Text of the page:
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Google may unveil merged Android and Chrome OS, dubbed Andromeda, at event

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Android
Google

If you thought Google’s October 4 event — where the firm is rumored to launch two smartphones, Google Home, Daydream VR, Chromecast Ultra, and Wi-Fi Routers — wasn’t packed enough, think again. It has been a long time coming, but Google may finally offer a peak at Andromeda, an operating system that sees the merger of Android and Chrome OS.

Andromeda is the code name for the long-rumored merger, and Android Police says it have been sitting on a rumor that Google may demo the OS in October. What made the company share it now? A tweet from Hiroshi Lockheimer, senior vice president of Android, Chrome OS, and Google Play at Google.

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Chrome OS/Android Leftovers

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Android
Google
  • Chrome OS gets cryptographically verified enterprise device management

    Companies will now be able to cryptographically validate the identity of Chrome OS devices connecting to their networks and verify that those devices conform to their security policies.

    On Thursday, Google announced a new feature and administration API called Verified Access. The API relies on digital certificates stored in the hardware-based Trusted Platform Modules (TPMs) present in every Chrome OS device to certify that the security state of those devices has not been altered.

    Many organizations have access controls in place to ensure that only authorized users are allowed to access sensitive resources and they do so from enterprise-managed devices conforming to their security policies.

    Most of these checks are currently performed on devices using heuristic methods, but the results can be faked if the devices' OSes are compromised. With Verified Access, Google plans to make it impossible to fake those results in Chromebooks.

  • Samsung's high-end Android clamshell appears in live images

    Earlier this month, the Samsung Galaxy Folder 2 was unveiled. This is the sequel to the manufacturer's entry-level Android flavored clamshell. Samsung is apparently prepping another Android powered clamshell for power users who want a smartphone with this form factor. Today, live images of the SM-W2017 have surfaced. The phone carries the code name 'Veyron."

    The device carries a 4.2-inch screen with a 1080 x 1920 resolution. Driving the phone is a Snapdragon 820 chipset, which features a quad-core CPU and the Adreno 530 GPU. 4GB of RAM is inside along with 64GB of native storage. A 12MP rear-facing camera offers PDAF laser focusing, and the 5MP front-facing camera snaps selfies and handles video chats. Keeping the lights on is a 2000mAh battery.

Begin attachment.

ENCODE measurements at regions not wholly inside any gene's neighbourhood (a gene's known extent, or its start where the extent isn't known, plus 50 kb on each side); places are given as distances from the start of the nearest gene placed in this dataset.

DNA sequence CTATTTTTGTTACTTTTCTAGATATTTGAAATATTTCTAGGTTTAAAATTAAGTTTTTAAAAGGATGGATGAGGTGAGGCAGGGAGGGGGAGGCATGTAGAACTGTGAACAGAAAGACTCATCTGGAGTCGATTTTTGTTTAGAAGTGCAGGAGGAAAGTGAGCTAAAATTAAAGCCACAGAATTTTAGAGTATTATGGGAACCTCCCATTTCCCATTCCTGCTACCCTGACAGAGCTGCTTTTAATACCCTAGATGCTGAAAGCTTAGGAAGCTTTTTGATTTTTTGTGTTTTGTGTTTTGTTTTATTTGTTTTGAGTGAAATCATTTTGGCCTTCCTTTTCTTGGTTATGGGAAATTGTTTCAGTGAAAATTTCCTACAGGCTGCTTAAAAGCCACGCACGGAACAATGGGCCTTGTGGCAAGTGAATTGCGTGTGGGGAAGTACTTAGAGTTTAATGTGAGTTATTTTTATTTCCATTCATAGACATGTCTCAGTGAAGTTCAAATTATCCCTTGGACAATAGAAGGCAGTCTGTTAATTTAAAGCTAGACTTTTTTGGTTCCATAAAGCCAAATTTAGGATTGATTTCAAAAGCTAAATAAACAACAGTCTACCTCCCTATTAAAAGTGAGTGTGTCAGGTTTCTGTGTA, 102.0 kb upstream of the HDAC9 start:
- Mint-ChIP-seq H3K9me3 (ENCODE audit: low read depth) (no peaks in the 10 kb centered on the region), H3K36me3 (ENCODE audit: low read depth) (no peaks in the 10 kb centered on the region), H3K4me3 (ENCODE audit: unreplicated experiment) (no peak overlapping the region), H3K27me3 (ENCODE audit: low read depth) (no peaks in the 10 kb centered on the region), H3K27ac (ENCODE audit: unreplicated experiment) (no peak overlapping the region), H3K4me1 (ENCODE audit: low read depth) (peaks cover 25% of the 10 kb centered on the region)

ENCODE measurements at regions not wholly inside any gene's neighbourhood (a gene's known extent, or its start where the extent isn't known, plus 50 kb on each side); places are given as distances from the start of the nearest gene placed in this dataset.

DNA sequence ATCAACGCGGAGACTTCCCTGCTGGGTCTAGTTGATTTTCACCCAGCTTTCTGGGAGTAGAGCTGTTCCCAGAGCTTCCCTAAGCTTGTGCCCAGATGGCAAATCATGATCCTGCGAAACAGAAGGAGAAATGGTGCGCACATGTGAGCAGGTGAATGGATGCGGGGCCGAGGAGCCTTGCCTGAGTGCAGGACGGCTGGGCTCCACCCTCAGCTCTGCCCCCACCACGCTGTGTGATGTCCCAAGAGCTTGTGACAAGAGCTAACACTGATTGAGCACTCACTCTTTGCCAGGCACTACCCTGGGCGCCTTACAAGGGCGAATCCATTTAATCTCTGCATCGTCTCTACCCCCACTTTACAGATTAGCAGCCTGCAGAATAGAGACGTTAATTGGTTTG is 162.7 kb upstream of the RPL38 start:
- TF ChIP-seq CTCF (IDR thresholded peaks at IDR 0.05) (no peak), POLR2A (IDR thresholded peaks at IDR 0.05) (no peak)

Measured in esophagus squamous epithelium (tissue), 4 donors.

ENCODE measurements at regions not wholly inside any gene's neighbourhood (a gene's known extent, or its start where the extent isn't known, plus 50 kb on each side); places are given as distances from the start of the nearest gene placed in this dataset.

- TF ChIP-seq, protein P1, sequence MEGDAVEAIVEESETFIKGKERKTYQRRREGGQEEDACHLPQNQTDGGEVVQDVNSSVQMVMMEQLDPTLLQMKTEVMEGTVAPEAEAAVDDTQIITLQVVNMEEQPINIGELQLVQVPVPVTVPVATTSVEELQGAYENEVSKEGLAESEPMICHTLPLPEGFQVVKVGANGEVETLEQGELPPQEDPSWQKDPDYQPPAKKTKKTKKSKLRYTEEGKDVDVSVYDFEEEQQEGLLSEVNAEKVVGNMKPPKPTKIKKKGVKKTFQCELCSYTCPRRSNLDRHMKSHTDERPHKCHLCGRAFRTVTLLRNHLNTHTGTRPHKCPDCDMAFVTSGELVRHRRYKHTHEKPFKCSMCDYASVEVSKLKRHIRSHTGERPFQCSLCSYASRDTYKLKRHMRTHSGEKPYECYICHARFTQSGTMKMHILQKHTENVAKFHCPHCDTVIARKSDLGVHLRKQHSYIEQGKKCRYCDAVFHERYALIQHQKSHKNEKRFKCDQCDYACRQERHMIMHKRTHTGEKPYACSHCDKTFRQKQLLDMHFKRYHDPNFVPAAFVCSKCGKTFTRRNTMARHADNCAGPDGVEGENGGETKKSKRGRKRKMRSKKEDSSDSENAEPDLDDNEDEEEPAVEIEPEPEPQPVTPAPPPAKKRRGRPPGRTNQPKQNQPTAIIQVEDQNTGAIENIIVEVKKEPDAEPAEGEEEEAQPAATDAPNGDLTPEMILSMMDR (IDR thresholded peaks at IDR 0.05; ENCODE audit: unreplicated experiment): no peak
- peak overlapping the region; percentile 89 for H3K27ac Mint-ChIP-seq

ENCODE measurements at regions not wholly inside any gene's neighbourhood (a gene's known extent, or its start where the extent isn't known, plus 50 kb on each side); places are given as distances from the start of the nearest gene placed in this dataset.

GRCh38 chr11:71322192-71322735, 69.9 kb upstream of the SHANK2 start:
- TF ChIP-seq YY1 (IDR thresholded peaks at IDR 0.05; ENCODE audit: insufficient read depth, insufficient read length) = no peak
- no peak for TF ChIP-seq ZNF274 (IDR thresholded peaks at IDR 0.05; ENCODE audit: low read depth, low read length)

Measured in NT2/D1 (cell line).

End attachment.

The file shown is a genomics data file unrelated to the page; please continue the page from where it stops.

• OpenWeatherMapProvider for CyanogenMod 13
  • Sony Xperia C4 Now Getting Android 6.0 Marshmallow Update
  • Chrome beta for Android plays web videos in the background
  • Note 7 owner sues Samsung, saying phone exploded in his pocket
  • President of Samsung US apologizes for Note7 recall

Putting Linux on your Chromebook is easier than you think (and totally worth it!)

Filed under
GNU
Linux
Google

If you need to use those productivity programs that Chrome OS just doesn't offer, or you just want to try something new, Linux on your Chromebook has you covered.

You've may have seen chatter on the internet about installing Linux on your Chromebook. Plenty of longtime Chrome OS users are doing it, and it allows the use of programs like GIMP (a Photoshop replacement), or Darktable, (a Lightroom alternative) as well as plenty of programs for video and audio editing. It's a way to use your Chromebook for the few power-user features you might need. It's also completely free and easier than you think.

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Google Developer Kees Cook Details The Linux Kernel Self-Protection Project

Filed under
Linux
Google

At the Linux Security Summit last month, Google developer Kees Cook shared the current workings of the Kernel Self-Protection Project (KSPP). The project, he said, goes beyond user space and even beyond kernel integrity. The idea is to implement changes to help the kernel protect itself.

To understand the importance of the project, Cook said, we need to think about the multitude of devices running Linux, such as servers, laptops, cars, phones, and then consider that the vast majority of these devices are running old software, which contains bugs. Some of these devices have very long lifetimes, but the lifetime of a bug can be longer still.